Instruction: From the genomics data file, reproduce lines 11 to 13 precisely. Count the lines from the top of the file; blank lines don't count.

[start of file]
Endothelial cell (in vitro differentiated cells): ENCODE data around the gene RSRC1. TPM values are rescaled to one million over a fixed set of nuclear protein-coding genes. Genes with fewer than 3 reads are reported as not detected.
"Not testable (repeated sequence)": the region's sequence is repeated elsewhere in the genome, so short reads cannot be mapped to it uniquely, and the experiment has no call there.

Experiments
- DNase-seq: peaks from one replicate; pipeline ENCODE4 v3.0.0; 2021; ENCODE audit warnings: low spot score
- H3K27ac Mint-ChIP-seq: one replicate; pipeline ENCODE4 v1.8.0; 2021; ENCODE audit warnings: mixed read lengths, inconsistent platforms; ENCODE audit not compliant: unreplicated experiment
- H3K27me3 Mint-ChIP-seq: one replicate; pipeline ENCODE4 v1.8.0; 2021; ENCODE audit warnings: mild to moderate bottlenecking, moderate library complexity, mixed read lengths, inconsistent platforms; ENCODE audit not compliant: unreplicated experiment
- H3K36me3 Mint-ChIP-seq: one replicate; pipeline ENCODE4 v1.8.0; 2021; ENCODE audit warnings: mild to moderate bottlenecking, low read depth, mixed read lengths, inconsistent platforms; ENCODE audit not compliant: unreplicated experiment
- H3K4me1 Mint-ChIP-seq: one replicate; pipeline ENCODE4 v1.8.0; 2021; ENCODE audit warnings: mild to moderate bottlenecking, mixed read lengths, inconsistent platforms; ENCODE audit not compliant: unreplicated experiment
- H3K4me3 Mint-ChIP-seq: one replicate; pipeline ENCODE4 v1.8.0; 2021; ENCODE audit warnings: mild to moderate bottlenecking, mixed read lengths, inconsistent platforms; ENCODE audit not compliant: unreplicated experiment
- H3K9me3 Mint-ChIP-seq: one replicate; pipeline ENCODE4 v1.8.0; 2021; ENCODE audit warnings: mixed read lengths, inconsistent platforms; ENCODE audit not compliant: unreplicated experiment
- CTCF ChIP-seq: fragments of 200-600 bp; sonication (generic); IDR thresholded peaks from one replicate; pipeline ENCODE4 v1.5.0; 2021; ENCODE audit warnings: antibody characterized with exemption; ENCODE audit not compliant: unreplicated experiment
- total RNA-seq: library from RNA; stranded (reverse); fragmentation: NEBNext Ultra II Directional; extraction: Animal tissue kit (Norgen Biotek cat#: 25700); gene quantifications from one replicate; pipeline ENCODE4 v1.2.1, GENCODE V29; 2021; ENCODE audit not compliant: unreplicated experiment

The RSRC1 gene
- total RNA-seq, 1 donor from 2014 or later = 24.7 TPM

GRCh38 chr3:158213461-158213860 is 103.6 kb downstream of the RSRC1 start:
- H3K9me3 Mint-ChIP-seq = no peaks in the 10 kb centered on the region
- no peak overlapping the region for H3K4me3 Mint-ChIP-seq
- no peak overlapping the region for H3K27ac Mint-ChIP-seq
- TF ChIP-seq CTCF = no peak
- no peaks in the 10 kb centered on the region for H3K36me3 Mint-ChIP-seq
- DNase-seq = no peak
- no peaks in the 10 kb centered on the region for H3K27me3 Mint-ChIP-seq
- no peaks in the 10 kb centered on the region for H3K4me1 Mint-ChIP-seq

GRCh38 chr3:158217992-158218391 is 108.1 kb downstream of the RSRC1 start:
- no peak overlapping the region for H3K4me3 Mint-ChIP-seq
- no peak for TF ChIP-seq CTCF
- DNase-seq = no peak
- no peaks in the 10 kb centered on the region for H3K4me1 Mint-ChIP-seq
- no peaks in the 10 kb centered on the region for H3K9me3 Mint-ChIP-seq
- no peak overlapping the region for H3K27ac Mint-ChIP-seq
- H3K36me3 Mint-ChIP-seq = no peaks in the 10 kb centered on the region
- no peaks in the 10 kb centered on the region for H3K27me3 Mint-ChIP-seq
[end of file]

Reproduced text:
- CTCF ChIP-seq: fragments of 200-600 bp; sonication (generic); IDR thresholded peaks from one replicate; pipeline ENCODE4 v1.5.0; 2021; ENCODE audit warnings: antibody characterized with exemption; ENCODE audit not compliant: unreplicated experiment
- total RNA-seq: library from RNA; stranded (reverse); fragmentation: NEBNext Ultra II Directional; extraction: Animal tissue kit (Norgen Biotek cat#: 25700); gene quantifications from one replicate; pipeline ENCODE4 v1.2.1, GENCODE V29; 2021; ENCODE audit not compliant: unreplicated experiment

The RSRC1 gene